Extreme precipitation and spatial dependencies

Lead: Prof. Dr. Olivia Romppainen-Martius, Prof. Dr. Margreth Keiler
Main Research: Dr. Martina Kauzlaric

Extreme precipitation in Switzerland accounting for spatial dependence

High-resolution precipitation data sets usually cover an all too short time span to cover several heavy precipitation events with different spatial characteristics. Thanks to a new methodological approach, the Mobiliar Lab is able to generate such event data.

Seasonal weather forecasts are now operationally calculated by several weather centers. These forecasts extend beyond the forecast horizon of classical weather forecasts. They aim at estimating seasonal trends and answering questions like: Will the coming winter be exceptionally cold? Will the next summer be especially dry?

For Central Europe, the accuracy of such predictions is currently low. Nevertheless, the simulations calculated by the models are realistic. They represent one of the possible variants - or in technical jargon: a possible realization of the climate system. Seasonal weather forecasts are therefore an archive in which you can search for heavy precipitation events or other weather extremes. Data from this archive can supplement measurement series and provide additional information on extreme, and thus rare, events.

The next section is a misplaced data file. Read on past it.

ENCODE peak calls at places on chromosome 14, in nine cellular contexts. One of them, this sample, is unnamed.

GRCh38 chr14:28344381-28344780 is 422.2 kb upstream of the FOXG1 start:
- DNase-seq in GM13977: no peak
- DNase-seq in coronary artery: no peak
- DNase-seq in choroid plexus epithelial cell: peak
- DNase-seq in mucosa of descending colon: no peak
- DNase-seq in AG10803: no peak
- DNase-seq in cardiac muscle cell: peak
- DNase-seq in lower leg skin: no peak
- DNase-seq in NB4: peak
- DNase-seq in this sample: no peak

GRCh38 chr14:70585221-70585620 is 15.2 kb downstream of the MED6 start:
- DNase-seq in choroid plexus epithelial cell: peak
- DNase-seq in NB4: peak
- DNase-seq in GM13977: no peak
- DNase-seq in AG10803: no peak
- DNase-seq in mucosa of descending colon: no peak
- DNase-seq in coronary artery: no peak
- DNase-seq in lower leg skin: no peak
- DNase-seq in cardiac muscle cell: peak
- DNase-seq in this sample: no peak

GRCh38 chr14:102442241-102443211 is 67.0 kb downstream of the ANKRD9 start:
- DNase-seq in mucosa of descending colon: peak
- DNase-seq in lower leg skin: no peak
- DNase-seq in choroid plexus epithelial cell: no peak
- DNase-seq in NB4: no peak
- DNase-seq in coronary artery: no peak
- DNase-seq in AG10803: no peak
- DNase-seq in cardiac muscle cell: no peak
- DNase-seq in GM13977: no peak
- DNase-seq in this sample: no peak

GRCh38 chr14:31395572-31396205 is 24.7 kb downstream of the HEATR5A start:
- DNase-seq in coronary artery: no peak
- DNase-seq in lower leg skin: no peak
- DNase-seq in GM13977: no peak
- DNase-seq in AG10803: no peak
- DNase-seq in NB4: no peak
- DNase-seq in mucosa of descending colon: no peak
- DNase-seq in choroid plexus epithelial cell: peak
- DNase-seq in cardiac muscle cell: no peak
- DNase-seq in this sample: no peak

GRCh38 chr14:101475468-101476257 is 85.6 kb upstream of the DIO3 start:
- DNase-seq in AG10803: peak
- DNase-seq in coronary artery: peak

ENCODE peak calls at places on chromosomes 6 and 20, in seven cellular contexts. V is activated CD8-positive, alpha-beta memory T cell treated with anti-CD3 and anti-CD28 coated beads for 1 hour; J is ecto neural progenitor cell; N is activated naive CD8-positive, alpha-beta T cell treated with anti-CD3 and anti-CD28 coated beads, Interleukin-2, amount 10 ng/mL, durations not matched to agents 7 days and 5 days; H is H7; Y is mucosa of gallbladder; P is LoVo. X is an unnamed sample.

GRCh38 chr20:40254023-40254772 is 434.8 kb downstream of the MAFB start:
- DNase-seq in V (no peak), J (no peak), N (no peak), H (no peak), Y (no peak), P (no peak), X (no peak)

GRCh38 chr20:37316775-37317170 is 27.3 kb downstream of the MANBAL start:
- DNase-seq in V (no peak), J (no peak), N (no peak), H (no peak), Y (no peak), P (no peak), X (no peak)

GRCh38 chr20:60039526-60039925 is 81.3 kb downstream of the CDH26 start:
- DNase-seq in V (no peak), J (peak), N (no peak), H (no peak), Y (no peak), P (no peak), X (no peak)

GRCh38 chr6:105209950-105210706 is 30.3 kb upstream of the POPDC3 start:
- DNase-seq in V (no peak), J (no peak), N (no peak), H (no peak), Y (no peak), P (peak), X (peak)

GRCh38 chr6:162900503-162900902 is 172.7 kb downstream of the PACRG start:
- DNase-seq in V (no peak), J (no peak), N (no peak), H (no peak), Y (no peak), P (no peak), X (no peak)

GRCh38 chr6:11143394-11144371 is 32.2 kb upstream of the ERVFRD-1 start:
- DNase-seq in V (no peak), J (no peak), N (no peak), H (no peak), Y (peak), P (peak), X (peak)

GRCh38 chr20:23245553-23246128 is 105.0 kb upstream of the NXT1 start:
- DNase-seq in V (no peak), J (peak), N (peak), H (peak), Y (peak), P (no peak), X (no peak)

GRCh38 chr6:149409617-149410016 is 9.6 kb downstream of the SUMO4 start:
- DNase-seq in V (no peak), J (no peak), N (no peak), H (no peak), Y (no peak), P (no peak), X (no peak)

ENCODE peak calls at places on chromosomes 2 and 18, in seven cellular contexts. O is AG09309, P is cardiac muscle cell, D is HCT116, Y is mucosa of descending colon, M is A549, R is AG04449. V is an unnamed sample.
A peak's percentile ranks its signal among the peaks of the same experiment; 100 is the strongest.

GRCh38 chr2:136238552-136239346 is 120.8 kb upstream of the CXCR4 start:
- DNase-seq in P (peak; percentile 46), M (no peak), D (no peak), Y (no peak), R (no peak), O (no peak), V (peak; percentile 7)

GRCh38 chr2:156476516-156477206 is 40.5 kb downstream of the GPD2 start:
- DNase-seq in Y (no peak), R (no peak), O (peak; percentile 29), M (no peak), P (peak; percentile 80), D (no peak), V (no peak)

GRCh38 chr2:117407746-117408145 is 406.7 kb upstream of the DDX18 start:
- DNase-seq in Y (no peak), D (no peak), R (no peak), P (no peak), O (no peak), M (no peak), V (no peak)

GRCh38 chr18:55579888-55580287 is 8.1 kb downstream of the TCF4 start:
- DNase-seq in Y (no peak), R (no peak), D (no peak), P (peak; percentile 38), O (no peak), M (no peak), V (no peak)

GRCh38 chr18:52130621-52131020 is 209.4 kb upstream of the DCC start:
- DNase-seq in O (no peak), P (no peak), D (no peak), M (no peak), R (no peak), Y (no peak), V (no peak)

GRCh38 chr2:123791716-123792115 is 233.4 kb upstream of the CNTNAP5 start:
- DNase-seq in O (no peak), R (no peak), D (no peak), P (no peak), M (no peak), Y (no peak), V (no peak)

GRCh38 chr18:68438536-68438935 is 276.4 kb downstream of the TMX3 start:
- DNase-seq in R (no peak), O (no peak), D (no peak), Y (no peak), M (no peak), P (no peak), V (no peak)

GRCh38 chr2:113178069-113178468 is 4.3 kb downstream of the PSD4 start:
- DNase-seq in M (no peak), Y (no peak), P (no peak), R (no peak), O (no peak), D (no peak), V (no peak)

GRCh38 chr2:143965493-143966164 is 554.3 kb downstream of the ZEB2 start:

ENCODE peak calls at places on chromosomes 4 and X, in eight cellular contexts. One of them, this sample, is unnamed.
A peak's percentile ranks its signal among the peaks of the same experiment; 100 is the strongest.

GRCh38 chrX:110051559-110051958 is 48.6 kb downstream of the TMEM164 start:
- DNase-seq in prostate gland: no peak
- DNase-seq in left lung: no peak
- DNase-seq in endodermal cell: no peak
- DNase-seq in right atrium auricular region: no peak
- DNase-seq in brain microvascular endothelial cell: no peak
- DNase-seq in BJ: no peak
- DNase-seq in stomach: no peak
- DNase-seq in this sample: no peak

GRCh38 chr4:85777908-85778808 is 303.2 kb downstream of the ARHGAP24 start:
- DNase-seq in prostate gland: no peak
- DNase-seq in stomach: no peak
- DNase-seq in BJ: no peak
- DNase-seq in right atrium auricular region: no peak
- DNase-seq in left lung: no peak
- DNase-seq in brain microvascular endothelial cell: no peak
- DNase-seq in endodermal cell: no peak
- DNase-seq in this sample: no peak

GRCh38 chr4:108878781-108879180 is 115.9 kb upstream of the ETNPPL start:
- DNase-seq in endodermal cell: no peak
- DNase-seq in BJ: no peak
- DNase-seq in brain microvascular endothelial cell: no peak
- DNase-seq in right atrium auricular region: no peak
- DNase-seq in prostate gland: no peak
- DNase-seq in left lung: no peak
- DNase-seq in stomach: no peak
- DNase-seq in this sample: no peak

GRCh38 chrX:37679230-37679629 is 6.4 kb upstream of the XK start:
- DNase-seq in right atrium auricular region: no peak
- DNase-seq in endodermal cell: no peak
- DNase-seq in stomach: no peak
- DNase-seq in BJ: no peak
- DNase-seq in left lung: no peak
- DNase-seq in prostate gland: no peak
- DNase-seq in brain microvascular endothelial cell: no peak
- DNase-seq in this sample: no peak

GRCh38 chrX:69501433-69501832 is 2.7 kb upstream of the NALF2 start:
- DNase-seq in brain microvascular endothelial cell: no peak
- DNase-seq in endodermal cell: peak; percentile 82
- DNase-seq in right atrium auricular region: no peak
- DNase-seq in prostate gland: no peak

The Mobiliar Lab has tested this approach with data from the European Centre for Medium-Range Weather Forecasts for Switzerland. In total, the dataset covers around 9000 years of weather simulations. The grid width of this geodata is about 35 kilometers, the temporal resolution 6 hours. For a global weather model this spatial and temporal resolution is very high, but for hydrological applications in small-scale Switzerland it is too coarse. One of the challenges of the project was therefore to increase the resolution of the model. The Mobiliar Lab applied a statistical method for this purpose, which is also used in the context of climate change studies.

The experiments conducted in the context of the study have shown that this approach actually works for Switzerland. This is for three reasons: First, the spatial and temporal resolution can be increased with the chosen statistical method. Second, the simulations of the weather model reproduce the statistical properties of observed heavy precipitation events. And third, the data set contains extreme precipitation events with different spatial characteristics.

For small areas, however, the approach can only be applied to a limited extent. Artificially increasing the spatial and temporal resolution fails when it comes to reproducing high precipitation intensities on a small spatial scale, such as those measured by weather stations. However, if the focus is on catchment areas larger than 300 km2 , which is the area of the Canton of Schaffhausen, the precipitation scenarios provide realistic values.